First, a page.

When the economy began to deteriorate more rapidly following the financial panic in September 2008, the economy's desperate need for another dose of stimulus became increasingly clear. And although the economy had been shedding jobs since December 2007, the rate of job loss quickened following the collapse of AIG and Lehman. The economy lost 380,000 jobs in October and another 1.3 million in November and December. The unemployment rate hit 7.2 percent in December 2008, a full percentage point above its September level.
While the economy was deteriorating, Washington was largely paralyzed because of the election. President Obama won a decisive victory on November 4, but it was still two and a half months before he would take office. In principle, Congress could have pushed through a stimulus package providing for tax cuts or spending in areas where it could reach agreement with the Bush administration.
Aid to state and local governments would have seemed an obvious choice. At that point, collapsing house prices were already leading to a big hit on property tax collections, in addition to the falloff in sales and income tax revenue due to the downturn. And governments at all levels were finding borrowing much more costly due to the chaos in financial markets. In response, local governments across the country were cutting services and jobs, and raising taxes, all steps that would worsen the recession. Funding commitments from Washington could have relieved some pressure from these governments.
No more bee greev’d at that which thou hast done Roses have thorns, and silver fountaines mud, Clouds and eclipses staine both Moone and Sunne, And loathsome canker lives in sweetest bud.
Shakespeare, Sonnet 35
In fourteenth- and fifteenth-century Italian painting, there is a tradition according to which the Virgin receives the Annunciation in five different and successive modes—Disquiet, Reflection, Inquiry, Submission, and Merit (Baxandall, 1972). It was thought that she had to work her way through all of these reactions. If we look at some of these paintings, we see that the artist conceived her state of mind in many different ways, far overstepping the limits of this tradition.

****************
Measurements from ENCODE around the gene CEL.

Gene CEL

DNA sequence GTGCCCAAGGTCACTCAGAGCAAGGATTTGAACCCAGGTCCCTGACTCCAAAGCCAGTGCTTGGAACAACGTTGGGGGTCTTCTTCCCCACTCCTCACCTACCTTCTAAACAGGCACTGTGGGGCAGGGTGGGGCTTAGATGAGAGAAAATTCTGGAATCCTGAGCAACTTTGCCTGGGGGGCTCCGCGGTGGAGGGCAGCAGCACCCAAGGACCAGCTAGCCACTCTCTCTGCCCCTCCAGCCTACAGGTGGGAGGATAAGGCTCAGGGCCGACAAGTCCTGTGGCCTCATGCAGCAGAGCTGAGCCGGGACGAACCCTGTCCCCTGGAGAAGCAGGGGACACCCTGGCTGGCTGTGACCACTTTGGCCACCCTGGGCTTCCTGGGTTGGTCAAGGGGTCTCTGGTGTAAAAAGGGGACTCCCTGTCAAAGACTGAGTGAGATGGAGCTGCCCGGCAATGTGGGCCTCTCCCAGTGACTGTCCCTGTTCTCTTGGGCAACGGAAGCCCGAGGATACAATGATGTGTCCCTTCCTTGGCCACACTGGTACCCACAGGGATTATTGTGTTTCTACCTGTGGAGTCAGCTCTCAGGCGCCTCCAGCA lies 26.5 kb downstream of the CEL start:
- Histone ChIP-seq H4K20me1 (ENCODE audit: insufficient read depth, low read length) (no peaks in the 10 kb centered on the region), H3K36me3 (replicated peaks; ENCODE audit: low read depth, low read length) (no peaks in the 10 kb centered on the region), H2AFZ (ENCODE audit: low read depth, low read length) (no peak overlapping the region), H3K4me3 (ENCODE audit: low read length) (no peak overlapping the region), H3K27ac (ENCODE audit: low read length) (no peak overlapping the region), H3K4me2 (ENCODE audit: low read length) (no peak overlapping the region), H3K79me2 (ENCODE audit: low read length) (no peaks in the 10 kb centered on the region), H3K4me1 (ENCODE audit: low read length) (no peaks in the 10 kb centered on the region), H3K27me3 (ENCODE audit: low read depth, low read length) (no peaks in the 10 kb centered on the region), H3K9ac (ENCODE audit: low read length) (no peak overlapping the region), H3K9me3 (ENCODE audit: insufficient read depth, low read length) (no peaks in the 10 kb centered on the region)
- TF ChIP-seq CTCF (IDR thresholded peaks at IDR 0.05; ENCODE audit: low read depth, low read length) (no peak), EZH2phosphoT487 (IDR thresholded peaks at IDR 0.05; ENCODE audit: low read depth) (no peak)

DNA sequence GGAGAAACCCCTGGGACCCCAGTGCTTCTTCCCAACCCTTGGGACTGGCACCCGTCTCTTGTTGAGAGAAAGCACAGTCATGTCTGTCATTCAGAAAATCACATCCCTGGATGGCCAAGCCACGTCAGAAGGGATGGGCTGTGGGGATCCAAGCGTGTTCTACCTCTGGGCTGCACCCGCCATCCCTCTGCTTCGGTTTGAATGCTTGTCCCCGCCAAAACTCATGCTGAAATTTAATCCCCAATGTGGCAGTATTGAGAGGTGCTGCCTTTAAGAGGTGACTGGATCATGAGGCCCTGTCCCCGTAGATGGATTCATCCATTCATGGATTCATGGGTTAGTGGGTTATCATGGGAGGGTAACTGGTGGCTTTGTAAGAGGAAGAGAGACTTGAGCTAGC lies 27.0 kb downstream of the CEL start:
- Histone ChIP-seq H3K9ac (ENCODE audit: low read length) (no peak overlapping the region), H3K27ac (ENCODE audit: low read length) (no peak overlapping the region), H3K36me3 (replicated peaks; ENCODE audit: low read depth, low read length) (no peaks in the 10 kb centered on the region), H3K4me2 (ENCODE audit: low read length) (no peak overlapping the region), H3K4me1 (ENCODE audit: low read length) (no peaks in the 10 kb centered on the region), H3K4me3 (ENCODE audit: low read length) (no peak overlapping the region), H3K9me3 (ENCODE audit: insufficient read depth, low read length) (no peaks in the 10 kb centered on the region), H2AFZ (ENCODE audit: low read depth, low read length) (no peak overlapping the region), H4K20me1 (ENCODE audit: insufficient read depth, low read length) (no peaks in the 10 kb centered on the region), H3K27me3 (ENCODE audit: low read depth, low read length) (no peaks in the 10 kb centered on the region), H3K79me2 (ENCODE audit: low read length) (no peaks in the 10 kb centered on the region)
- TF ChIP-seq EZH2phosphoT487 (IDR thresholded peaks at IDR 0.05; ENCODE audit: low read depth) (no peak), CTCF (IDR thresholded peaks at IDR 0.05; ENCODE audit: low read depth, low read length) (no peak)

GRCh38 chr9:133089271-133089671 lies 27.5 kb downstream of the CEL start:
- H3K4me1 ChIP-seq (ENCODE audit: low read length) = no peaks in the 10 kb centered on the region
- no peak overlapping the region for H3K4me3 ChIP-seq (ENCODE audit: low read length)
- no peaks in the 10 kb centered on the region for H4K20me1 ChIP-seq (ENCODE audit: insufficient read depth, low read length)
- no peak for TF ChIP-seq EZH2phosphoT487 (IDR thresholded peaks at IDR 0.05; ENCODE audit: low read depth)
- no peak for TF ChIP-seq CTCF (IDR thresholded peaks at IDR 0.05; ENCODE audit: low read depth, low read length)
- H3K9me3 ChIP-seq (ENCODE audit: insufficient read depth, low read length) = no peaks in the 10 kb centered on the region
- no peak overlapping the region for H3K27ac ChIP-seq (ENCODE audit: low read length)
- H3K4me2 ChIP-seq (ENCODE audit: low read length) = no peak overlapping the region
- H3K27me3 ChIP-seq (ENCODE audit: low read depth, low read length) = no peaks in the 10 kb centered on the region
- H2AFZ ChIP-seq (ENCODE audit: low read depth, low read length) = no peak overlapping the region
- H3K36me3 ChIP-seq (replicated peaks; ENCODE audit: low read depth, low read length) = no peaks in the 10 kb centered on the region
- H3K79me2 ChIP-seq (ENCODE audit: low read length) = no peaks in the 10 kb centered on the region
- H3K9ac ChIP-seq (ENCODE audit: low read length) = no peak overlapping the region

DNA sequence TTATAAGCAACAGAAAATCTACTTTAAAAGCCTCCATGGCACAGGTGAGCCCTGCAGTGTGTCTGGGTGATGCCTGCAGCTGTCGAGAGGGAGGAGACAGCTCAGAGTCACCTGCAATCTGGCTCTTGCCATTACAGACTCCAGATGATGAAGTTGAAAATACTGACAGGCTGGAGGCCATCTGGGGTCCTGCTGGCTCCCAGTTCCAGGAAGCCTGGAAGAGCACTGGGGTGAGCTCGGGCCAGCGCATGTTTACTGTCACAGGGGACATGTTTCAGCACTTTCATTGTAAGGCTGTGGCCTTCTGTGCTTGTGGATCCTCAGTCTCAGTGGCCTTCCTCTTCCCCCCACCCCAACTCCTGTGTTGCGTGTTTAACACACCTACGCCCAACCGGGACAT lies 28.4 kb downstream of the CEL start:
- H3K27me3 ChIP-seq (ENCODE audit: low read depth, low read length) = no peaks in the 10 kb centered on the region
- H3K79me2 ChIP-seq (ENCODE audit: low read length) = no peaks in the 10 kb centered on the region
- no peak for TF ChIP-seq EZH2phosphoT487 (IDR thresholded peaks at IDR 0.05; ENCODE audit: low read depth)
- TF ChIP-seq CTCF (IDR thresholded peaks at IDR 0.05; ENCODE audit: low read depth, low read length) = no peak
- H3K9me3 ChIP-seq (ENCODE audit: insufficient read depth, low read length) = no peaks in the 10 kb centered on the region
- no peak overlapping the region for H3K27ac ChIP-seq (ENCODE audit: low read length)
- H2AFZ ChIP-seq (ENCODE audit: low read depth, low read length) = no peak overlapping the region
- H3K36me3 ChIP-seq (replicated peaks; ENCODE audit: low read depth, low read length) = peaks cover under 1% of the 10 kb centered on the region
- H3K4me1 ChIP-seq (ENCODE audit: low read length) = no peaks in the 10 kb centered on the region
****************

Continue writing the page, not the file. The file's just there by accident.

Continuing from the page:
Fra Filippo Lippi’s Annunciation (Figure 6) shows the Virgin’s submission; the angel bends towards her gently knowing the heavy import of what he has to say. In Fra Angelico’s fresco in San Marco (Figure 7), the Virgin’s body seems to submit; her hands are perhaps protecting her, but her face is full of an acceptance with yearning to understand what is being said. Contrast both of these with the earlier painting by Simone Martini (Figure 8), where the Virgin recoils aghast and the angel seems full of foreboding. In Piero della Francesca’s painting (Figure 9), the Virgin does not show such violent revulsion, but she looks disturbed and proud— as if she knows that her life will never be the same again. The Archangel Gabriel is solemn and restrained, and, above them, God the Father ordains how things shall be. Earlier yet, Duccio (Figure 10) shows Mary submitting, perhaps cowering and troubled, and the angel as determined and rather unsympathetic. With Tintoretto (Figure 11), we have a clear portrayal of the thunderbolt that burst into Mary’s life, knocking her off balance and interrupting her life. The movement of the dove, perhaps symbolizing in this picture the conception, has a direct and even aggressive quality. My point is that tradition gave a rather acceptable list of Mary’s feelings, but these painters had a more lively idea of what all this might have meant to her.
My goal was to capture the spirit of my friend Amy on her birthday in her brand new dress. In this tutorial I hope to inspire you to have fun with your iPhone, approach your shot with an open mind, and experiment with different compositions and angles. You’ll learn how to eliminate distracting background elements to draw focus to your main subject and use color filters to enhance, clarify, and add punch to your subject. Finally, I will show you how to bring the whole image together with texture and color to give the overall picture a similar tone.
Filterstorm (or any app with a cloning tool)
ScratchCam FX (or other texture app)
My goal is to always have fun with my iPhone and to experiment as much as possible. In 2011 I was fortunate enough to have a great muse at work—my good friend and colleague Amy Maslin. She dresses in a very individual style, and it is great fun to capture different Amy personas almost every day (always outside of work hours, of course).